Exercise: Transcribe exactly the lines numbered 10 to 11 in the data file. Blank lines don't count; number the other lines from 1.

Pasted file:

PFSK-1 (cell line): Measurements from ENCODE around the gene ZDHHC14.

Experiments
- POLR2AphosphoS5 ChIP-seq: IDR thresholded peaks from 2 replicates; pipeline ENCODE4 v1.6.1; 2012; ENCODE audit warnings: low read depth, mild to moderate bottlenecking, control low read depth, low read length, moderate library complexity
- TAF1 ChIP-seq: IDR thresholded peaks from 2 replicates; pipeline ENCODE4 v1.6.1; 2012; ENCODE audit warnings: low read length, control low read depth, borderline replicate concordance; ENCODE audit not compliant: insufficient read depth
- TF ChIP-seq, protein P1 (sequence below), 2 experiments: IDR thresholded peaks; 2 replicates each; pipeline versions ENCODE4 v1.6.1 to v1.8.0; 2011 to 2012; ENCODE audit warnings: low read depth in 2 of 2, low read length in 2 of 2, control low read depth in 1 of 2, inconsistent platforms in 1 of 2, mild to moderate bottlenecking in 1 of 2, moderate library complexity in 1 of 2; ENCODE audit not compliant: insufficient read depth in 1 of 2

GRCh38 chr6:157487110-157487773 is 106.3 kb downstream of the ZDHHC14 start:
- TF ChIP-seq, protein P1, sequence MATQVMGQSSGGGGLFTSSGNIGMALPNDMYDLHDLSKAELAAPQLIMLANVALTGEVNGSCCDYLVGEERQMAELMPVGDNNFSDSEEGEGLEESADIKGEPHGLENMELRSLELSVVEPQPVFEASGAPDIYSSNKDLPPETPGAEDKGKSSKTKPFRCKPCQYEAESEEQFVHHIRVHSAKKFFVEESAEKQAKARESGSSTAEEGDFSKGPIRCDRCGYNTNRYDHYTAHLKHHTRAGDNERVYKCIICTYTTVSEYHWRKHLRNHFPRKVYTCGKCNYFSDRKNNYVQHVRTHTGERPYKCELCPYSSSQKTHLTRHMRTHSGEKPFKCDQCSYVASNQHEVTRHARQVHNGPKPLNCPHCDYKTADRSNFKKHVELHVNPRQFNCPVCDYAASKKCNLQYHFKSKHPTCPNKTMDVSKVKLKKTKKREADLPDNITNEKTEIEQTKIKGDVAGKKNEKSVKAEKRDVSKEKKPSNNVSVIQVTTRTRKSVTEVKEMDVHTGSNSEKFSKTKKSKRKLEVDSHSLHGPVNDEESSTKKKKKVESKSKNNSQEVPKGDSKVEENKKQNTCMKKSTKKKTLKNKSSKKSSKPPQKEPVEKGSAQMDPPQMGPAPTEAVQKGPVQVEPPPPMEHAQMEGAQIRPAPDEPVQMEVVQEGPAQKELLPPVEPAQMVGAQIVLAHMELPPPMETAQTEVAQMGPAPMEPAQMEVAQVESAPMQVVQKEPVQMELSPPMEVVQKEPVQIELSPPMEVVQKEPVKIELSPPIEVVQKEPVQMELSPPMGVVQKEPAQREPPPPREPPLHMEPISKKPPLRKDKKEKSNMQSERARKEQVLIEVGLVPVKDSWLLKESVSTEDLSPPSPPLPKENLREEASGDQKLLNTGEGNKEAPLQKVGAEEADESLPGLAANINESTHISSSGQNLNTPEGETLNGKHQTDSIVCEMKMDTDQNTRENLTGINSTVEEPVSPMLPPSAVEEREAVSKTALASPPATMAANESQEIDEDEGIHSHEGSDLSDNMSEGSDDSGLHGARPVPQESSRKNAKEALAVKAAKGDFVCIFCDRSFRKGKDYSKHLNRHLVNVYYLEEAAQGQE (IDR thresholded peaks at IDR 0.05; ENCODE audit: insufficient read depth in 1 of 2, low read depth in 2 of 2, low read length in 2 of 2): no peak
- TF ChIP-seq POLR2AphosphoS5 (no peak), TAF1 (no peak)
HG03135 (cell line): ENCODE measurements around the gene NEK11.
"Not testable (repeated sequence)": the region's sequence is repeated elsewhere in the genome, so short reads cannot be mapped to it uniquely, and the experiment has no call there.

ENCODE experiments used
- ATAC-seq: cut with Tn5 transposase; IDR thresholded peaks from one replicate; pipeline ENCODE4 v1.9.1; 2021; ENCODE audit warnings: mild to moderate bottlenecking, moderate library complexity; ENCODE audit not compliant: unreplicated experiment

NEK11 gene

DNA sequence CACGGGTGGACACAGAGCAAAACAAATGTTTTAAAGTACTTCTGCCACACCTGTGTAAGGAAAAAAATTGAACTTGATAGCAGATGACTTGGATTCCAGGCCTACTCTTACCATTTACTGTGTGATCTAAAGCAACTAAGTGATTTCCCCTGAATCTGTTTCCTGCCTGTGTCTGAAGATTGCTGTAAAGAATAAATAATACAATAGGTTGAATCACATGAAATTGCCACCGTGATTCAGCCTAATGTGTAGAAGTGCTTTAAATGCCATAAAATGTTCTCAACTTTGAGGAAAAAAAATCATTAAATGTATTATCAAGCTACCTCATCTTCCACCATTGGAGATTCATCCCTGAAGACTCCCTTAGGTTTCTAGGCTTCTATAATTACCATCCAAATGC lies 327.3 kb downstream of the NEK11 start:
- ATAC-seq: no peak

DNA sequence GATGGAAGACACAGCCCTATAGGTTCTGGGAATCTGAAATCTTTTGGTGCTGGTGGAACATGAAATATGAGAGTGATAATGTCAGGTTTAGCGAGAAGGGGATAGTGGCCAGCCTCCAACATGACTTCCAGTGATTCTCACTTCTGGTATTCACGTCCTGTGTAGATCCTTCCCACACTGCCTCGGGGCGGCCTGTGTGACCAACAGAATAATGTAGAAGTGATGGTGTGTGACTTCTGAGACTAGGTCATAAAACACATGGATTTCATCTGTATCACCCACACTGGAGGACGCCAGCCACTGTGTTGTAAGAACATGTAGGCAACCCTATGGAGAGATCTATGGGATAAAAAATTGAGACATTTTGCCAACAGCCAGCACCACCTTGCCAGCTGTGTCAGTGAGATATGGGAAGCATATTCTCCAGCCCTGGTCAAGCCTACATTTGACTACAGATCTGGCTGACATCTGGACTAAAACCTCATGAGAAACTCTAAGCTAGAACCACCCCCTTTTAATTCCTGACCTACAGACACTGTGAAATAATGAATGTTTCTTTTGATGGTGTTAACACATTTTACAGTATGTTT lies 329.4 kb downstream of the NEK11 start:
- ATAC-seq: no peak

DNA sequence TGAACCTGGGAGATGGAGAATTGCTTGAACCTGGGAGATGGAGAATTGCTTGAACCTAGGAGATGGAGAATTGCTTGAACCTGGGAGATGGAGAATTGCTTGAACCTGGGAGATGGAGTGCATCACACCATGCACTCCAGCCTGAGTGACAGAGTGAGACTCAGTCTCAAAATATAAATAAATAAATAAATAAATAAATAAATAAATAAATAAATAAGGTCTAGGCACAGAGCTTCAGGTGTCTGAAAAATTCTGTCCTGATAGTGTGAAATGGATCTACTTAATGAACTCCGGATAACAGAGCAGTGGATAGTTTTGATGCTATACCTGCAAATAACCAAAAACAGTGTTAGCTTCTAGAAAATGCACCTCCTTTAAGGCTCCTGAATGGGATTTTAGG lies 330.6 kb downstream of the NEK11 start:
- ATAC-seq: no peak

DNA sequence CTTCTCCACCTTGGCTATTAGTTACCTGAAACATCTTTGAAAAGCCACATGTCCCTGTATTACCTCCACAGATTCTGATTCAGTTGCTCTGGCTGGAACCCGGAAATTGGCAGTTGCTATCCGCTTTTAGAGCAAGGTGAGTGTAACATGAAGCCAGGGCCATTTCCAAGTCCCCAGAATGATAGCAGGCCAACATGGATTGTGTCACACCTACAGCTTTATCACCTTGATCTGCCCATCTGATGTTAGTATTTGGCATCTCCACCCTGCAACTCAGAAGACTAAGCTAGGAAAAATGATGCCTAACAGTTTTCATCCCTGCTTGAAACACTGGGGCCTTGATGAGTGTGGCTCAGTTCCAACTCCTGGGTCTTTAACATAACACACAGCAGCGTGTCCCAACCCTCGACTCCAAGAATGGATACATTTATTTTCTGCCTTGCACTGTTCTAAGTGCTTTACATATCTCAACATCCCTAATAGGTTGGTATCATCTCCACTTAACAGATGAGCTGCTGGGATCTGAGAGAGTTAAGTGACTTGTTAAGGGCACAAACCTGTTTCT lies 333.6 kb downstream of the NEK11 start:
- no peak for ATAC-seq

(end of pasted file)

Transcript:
"Not testable (repeated sequence)": the region's sequence is repeated elsewhere in the genome, so short reads cannot be mapped to it uniquely, and the experiment has no call there.

ENCODE experiments used